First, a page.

Disclosures: One of the study authors reports he serves on an advisory board for EdLogics Inc.

A difference in health literacy and diabetes self-care scores between a cohort of black and white adults with type 2 diabetes can be attributed to differences in several markers of socioeconomic status that go beyond education and income, including job stress, difficulty paying for health care expenses and lack of affordable transportation, according to findings published in the American Journal of Preventive Medicine.

Lyndsay A. Nelson

“Our study suggests socioeconomic factors may largely account for black/white racial disparities in diabetes health behaviors, health literacy, and numeracy, but do not account for disparities in HbA1c,” Lyndsay A. Nelson, PhD, research assistant professor of medicine at the Center for Diabetes Translation Research at Vanderbilt University Medical Center, told Endocrine Today. “Social factors beyond the individual may influence differences in glycemic control between white and black adults.”

Nelson and colleagues analyzed data from 444 adults diagnosed with type 2 diabetes, prescribed at least one antidiabetes medication and receiving primary care at Vanderbilt University Medical Center or federally qualified health centers, recruited between 2016 and 2018 (46% black adults). Participants completed the Tool for Assessing Patients’ Stressors, including four items relating to low socioeconomic status, such as a lack of access to affordable transportation, job stress and not having enough money for food, rent or mortgage. Participants also completed validated measures on health literacy and diabetes self-care behaviors and completed questionnaires on diet, physical activity and medication adherence, as well as an HbA1c test. The researchers assessed differences between black and white adults in health literacy, numeracy, self-care and HbA1c using propensity score weighting.

In unweighted analyses, there were no between-race differences in physical activity, self-monitoring of blood glucose or smoking; however, black adults had lower health literacy (P = .039) and numeracy scores (P < .001) and reported lower medication adherence (P = .009), lower use of information for dietary decisions (P = .013) and fewer problem eating behaviors (P < .001) than white adults. Black adults also had a higher HbA1c vs. white adults (mean, 8.86% vs. 8.31%; P = .005).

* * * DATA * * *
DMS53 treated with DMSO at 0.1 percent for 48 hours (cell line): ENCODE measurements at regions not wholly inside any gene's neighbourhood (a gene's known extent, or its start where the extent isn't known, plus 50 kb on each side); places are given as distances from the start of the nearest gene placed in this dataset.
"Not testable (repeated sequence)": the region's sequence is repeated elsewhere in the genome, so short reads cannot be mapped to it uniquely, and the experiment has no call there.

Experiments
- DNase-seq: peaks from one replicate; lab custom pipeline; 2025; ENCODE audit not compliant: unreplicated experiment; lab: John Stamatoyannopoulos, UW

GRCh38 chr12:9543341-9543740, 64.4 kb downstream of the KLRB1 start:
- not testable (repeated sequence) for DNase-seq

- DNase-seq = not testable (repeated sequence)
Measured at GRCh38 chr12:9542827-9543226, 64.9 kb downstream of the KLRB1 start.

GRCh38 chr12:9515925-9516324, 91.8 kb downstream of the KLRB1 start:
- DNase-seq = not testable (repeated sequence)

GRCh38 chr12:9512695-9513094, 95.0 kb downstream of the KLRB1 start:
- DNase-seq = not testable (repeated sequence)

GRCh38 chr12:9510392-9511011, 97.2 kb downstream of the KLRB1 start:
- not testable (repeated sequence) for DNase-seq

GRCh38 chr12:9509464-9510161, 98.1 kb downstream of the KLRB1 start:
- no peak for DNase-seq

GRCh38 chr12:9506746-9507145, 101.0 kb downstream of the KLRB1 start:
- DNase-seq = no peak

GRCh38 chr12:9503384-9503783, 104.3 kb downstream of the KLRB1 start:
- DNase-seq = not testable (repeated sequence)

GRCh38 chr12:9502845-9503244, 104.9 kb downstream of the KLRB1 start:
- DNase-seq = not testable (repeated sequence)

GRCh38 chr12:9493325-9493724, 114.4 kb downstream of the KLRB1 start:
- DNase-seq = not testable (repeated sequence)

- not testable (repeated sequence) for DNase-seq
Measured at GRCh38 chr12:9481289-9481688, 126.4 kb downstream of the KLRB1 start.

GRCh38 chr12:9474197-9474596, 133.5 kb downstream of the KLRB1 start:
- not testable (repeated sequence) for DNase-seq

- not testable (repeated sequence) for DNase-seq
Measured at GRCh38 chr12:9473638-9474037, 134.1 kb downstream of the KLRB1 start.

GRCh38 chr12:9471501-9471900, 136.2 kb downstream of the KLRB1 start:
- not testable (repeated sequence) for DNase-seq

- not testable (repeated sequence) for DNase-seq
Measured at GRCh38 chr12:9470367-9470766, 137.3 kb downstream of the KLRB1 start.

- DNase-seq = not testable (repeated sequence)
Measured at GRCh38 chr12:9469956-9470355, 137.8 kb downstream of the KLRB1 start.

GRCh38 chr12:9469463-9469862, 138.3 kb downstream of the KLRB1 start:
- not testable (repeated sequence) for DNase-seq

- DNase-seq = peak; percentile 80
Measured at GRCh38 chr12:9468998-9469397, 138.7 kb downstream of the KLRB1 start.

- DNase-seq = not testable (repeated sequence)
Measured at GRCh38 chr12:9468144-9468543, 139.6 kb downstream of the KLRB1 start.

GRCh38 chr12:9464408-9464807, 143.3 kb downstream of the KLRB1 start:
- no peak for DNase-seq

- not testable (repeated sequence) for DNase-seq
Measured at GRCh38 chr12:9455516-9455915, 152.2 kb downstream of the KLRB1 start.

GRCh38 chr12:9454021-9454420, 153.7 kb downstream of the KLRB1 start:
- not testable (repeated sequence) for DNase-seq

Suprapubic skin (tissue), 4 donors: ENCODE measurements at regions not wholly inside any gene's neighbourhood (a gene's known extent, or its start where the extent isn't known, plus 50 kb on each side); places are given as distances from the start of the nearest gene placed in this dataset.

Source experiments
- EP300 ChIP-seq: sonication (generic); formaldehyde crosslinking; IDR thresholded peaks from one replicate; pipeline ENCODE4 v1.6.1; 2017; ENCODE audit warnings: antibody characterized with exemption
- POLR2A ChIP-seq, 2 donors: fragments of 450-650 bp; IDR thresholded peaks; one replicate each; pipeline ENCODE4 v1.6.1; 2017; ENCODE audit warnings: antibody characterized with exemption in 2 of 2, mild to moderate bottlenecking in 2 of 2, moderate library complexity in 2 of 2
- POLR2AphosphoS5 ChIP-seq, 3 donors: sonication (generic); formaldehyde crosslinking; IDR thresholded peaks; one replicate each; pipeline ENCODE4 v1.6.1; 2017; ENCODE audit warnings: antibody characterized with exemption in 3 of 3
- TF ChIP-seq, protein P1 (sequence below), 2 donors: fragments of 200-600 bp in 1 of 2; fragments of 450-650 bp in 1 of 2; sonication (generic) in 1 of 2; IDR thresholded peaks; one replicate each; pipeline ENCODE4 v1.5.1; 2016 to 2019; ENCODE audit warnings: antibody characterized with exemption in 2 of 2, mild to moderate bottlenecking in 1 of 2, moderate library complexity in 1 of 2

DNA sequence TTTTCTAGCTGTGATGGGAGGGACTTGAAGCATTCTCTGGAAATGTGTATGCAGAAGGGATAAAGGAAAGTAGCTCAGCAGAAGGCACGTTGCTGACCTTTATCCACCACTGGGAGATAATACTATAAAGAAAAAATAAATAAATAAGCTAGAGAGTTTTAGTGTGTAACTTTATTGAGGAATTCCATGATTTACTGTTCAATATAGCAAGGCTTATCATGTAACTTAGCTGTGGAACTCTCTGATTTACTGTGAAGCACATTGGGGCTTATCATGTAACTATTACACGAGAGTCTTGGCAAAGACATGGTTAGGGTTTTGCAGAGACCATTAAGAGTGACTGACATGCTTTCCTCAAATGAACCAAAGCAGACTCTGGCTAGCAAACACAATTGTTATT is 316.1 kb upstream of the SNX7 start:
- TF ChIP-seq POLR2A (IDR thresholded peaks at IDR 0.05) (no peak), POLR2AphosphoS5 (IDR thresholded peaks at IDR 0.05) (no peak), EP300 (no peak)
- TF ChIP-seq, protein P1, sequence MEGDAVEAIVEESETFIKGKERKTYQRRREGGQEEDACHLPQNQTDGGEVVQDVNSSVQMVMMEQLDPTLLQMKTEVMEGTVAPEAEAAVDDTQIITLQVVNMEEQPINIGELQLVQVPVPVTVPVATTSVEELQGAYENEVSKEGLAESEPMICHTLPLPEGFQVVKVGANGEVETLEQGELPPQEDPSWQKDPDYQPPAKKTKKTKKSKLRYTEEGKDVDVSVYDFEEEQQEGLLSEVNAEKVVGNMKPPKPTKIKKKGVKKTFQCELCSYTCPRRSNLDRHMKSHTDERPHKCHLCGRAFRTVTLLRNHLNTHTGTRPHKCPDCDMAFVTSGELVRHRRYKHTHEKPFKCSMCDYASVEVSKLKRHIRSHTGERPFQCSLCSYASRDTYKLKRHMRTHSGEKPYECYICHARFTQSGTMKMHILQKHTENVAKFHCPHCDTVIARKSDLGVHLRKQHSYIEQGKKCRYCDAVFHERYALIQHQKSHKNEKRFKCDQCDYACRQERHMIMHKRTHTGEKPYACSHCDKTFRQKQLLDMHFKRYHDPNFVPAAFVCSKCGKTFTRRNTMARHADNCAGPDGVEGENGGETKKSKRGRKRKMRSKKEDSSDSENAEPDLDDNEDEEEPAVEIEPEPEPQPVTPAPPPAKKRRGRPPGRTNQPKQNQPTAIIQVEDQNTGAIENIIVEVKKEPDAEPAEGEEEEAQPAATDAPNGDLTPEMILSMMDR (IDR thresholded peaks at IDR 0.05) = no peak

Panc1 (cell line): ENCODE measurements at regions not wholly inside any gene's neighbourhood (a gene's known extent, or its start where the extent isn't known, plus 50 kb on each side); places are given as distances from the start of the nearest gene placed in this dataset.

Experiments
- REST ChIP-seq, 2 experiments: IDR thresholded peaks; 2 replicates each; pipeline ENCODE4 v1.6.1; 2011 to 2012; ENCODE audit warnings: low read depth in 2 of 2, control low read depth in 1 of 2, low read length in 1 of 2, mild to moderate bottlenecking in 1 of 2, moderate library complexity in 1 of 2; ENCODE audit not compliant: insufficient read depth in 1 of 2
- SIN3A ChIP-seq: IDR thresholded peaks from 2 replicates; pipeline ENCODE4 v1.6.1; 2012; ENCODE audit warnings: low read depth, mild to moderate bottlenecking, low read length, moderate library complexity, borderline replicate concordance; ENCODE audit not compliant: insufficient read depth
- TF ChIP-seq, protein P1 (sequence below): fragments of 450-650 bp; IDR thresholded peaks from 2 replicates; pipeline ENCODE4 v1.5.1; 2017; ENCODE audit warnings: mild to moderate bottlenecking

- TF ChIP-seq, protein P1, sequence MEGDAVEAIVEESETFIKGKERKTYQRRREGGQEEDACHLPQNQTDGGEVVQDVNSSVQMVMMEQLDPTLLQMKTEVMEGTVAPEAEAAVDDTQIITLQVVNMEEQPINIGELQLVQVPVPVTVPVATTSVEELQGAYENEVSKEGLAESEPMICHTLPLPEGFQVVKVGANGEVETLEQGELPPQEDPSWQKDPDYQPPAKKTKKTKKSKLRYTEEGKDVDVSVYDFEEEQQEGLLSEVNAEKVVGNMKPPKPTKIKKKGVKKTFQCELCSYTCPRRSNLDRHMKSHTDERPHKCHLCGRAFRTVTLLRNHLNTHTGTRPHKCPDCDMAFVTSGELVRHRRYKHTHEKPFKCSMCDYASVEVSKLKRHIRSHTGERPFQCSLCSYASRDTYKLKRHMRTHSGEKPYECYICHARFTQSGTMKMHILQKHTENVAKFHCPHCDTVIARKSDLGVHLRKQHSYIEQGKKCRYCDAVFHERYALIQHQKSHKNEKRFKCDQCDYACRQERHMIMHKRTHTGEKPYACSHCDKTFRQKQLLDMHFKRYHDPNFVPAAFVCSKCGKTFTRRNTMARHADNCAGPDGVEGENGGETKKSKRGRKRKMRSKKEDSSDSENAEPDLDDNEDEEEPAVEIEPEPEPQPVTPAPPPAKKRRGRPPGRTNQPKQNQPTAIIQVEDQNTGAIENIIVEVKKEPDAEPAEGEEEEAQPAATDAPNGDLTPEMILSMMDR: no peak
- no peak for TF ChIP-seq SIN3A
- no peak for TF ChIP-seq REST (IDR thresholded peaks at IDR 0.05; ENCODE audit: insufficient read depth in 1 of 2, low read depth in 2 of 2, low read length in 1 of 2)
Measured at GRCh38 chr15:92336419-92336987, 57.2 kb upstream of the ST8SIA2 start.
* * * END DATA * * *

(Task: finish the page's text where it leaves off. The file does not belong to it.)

In weighted analyses, racial differences were attenuated for nearly all outcomes apart from problem eating behaviors (P = .016) and HbA1c (P = .011), according to researchers.

“Among a diverse sample of adults diagnosed with [type 2 diabetes], racial disparities in determinants of diabetes outcomes present in unadjusted analyses largely disappeared after balancing the sample on multiple dimensions of [socioeconomic status],” the researchers wrote. “HbA1c, although attenuated, remained near 0.5% higher among [black adults] relative to [white adults]. This suggests additional factors (eg, racial discrimination in health care) may contribute to the HbA1c disparity.”

The researchers noted that the reverse disparity in so-called problem eating could be due to cultural differences in the perception of eating behaviors as problematic, leading to differential interpretation of scale items.

Lindsay S. Mayberry

“In order to reduce health disparities, our results support the recent push for electronic health records to collect data on social determinants of health as well as clinical decision support tools for helping address those factors,” Lindsay S. Mayberry, MS, PhD, assistant professor of medicine at the Center for Diabetes Translation Research at Vanderbilt University Medical Center, told Endocrine Today. “Attending to these may be more influential in ending diabetes disparities.

by Regina Schaffer

For more information:

Lyndsay A. Nelson, PhD, can be reached at Vanderbilt University Medical Center, 2213 Garland Ave., Nashville, TN 37232; email: Lyndsay.a.nelson@vanderbilt.edu.

Disclosures: One of the study authors reports he serves on an advisory board for EdLogics Inc.